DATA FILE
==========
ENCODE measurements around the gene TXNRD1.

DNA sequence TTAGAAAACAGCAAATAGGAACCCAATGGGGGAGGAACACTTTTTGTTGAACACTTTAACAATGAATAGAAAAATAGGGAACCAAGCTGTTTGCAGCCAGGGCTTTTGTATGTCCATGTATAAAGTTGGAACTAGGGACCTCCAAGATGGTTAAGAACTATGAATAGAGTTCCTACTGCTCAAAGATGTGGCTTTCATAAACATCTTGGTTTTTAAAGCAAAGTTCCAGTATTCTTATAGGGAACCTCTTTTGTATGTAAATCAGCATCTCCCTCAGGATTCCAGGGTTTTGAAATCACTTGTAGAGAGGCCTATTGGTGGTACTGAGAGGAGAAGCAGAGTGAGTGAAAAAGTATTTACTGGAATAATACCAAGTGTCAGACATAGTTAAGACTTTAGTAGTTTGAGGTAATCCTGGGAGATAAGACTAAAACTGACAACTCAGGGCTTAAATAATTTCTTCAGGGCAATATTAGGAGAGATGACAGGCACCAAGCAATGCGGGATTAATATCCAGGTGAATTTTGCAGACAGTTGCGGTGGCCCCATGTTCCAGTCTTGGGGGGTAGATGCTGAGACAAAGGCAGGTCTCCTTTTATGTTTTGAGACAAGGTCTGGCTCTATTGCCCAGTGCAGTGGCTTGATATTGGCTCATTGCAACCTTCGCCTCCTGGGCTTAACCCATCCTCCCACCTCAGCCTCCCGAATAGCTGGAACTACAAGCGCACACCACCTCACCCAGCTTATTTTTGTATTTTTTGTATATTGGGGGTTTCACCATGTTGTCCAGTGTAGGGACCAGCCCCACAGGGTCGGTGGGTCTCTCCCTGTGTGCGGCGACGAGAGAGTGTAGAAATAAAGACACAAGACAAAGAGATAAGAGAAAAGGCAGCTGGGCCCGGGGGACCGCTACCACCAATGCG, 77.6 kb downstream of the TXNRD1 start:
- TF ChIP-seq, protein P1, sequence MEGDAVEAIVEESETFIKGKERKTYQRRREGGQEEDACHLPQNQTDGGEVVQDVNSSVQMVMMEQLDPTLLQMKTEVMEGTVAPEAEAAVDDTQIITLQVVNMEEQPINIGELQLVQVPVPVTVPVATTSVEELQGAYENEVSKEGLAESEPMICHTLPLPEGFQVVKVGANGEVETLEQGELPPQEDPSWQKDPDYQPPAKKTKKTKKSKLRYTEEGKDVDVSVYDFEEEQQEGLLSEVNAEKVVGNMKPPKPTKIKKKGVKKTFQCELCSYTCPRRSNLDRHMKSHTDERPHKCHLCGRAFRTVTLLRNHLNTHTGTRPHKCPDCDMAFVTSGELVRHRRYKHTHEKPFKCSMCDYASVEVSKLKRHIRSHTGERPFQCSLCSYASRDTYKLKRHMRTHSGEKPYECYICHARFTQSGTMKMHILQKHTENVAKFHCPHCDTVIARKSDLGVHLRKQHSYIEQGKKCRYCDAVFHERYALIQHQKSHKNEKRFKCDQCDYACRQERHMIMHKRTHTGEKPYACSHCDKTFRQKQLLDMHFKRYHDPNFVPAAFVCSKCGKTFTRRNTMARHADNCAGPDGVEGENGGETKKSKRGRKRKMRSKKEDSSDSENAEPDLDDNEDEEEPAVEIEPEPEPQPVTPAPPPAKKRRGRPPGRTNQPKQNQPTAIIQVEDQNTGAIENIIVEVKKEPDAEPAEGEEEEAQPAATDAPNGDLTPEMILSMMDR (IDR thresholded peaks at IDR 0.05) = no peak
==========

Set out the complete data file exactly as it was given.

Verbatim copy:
ENCODE measurements around the gene TXNRD1.

DNA sequence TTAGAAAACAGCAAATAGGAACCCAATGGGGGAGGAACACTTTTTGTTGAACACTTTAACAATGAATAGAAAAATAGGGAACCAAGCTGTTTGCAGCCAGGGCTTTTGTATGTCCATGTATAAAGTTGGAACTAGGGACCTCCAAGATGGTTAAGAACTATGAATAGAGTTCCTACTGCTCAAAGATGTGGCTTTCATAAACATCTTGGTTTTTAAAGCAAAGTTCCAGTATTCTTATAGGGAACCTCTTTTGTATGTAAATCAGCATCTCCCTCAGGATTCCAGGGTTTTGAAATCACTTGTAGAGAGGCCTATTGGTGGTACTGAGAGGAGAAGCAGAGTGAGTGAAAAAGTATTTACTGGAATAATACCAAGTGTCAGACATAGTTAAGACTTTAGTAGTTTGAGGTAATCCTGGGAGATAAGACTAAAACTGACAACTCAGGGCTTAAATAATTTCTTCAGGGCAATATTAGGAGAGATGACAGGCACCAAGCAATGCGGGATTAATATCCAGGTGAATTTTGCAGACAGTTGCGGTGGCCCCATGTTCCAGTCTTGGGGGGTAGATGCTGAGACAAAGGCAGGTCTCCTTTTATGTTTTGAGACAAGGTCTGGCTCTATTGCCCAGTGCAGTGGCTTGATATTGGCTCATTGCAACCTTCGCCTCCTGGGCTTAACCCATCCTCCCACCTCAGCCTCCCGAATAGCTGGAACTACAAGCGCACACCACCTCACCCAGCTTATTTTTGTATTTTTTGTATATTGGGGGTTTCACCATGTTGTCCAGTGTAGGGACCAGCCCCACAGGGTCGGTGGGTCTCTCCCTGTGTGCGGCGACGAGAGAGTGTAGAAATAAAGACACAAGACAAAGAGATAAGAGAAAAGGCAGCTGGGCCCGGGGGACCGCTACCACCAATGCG, 77.6 kb downstream of the TXNRD1 start:
- TF ChIP-seq, protein P1, sequence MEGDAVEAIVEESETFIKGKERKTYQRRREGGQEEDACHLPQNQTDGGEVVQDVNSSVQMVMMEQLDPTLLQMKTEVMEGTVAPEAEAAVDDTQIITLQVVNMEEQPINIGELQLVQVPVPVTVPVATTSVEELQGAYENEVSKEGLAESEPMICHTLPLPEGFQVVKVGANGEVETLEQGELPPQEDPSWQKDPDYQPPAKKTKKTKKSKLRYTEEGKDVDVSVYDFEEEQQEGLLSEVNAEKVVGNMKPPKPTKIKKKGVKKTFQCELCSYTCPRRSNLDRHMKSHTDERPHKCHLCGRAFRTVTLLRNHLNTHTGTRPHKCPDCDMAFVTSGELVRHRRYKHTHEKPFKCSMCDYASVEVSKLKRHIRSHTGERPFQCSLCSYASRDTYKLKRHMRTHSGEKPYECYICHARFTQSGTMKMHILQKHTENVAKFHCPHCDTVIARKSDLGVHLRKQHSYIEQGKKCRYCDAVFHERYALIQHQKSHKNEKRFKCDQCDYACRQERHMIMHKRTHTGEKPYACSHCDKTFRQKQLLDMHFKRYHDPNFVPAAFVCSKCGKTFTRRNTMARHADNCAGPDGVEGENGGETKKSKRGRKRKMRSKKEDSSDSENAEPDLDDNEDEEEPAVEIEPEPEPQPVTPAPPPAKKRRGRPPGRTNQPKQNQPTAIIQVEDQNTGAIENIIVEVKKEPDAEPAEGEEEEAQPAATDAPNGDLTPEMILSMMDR (IDR thresholded peaks at IDR 0.05) = no peak